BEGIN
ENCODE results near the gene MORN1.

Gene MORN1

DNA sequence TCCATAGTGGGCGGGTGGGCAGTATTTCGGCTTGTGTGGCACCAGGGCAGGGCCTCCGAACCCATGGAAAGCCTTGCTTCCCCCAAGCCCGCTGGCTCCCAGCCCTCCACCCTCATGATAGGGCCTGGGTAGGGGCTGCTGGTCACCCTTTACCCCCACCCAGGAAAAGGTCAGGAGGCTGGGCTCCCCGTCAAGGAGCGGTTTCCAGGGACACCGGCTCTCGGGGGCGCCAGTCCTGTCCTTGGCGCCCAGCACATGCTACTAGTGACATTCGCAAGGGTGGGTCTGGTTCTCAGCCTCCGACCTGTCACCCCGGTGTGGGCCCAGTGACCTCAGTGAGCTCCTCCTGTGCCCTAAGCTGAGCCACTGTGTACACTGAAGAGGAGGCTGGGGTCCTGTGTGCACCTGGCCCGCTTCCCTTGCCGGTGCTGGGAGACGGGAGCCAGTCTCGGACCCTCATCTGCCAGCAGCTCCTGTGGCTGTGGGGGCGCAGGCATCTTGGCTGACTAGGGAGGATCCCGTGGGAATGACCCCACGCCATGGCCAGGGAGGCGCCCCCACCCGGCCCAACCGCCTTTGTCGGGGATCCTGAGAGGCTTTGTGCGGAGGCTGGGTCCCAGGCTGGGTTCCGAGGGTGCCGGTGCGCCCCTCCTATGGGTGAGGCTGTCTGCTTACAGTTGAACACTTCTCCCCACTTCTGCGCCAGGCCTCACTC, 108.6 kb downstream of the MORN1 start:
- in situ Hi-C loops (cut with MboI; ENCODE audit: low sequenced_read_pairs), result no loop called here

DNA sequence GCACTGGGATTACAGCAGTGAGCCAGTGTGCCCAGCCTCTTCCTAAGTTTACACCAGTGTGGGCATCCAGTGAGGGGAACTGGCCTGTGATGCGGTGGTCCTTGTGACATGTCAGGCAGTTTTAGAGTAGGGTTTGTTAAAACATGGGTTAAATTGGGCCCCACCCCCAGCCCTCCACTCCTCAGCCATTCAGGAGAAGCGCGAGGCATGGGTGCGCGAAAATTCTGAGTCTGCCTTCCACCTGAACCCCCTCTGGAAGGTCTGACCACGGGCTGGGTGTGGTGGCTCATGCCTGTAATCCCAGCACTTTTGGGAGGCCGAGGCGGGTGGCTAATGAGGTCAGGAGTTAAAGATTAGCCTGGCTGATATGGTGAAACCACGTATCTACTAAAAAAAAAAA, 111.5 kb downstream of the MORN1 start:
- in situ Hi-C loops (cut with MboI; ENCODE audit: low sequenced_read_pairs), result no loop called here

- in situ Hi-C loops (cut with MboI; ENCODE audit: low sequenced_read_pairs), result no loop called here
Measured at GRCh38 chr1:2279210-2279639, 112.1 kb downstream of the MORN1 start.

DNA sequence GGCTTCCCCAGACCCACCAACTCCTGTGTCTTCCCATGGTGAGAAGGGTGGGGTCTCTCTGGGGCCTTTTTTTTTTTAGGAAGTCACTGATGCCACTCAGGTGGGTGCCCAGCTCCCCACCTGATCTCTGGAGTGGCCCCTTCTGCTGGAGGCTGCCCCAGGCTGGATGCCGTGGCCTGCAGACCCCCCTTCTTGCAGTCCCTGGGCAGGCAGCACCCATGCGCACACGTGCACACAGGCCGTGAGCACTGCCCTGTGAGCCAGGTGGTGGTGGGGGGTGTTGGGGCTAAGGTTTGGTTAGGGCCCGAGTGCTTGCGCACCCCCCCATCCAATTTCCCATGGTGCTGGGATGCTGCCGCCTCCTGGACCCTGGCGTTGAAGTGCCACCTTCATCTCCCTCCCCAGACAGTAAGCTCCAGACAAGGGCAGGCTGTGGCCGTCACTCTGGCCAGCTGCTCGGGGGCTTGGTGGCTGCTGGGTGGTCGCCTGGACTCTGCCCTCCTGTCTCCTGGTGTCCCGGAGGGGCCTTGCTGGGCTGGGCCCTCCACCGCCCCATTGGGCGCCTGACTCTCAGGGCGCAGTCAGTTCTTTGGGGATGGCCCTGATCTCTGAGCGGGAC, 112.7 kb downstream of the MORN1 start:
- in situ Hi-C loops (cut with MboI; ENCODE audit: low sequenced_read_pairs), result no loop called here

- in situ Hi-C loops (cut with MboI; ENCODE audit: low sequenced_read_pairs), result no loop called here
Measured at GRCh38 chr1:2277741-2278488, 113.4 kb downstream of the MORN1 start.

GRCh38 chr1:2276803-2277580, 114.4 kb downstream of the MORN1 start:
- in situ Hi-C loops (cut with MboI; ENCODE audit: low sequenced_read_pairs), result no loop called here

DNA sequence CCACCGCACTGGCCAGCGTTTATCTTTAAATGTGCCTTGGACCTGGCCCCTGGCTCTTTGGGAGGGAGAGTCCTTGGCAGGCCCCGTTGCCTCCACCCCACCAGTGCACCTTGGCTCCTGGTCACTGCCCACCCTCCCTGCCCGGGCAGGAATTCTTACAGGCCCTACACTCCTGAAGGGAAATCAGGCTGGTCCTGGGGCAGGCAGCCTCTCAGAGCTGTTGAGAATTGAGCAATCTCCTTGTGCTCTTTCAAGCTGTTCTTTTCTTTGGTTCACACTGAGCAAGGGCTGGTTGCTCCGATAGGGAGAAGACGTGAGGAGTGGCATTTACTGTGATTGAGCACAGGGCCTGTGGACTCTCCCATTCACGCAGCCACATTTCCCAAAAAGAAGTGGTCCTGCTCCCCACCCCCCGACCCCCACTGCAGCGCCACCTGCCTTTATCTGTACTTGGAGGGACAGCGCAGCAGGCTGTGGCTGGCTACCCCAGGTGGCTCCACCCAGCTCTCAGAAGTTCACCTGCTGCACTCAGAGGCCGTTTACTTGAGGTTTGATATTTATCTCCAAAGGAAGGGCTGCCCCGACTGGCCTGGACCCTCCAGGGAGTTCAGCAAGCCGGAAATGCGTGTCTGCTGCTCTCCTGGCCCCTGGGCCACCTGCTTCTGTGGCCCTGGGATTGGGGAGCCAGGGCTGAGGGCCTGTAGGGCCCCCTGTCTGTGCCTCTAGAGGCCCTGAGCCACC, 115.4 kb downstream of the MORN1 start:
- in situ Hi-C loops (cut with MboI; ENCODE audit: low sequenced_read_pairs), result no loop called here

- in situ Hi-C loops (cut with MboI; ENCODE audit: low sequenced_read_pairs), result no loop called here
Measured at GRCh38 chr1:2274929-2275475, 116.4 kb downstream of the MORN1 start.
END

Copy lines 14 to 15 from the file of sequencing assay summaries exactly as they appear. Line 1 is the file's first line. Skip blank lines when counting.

- in situ Hi-C loops (cut with MboI; ENCODE audit: low sequenced_read_pairs), result no loop called here

DNA sequence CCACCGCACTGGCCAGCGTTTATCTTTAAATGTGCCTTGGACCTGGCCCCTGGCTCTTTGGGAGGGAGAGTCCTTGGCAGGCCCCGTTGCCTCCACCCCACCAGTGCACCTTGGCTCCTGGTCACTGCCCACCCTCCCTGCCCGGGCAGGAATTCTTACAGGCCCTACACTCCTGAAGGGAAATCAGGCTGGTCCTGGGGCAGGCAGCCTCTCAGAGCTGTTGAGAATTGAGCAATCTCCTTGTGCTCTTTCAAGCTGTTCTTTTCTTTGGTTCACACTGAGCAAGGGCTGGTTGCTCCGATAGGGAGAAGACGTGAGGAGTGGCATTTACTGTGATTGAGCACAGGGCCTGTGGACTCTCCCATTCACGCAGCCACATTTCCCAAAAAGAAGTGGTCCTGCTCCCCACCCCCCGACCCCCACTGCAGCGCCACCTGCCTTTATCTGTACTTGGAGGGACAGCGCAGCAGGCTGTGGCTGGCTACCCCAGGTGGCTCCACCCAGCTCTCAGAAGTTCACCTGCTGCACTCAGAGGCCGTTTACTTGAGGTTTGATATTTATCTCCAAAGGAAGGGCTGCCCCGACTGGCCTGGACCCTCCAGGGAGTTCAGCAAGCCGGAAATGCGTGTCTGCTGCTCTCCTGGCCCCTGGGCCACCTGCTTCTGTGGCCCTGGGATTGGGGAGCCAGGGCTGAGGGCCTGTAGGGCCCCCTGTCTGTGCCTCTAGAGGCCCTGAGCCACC, 115.4 kb downstream of the MORN1 start: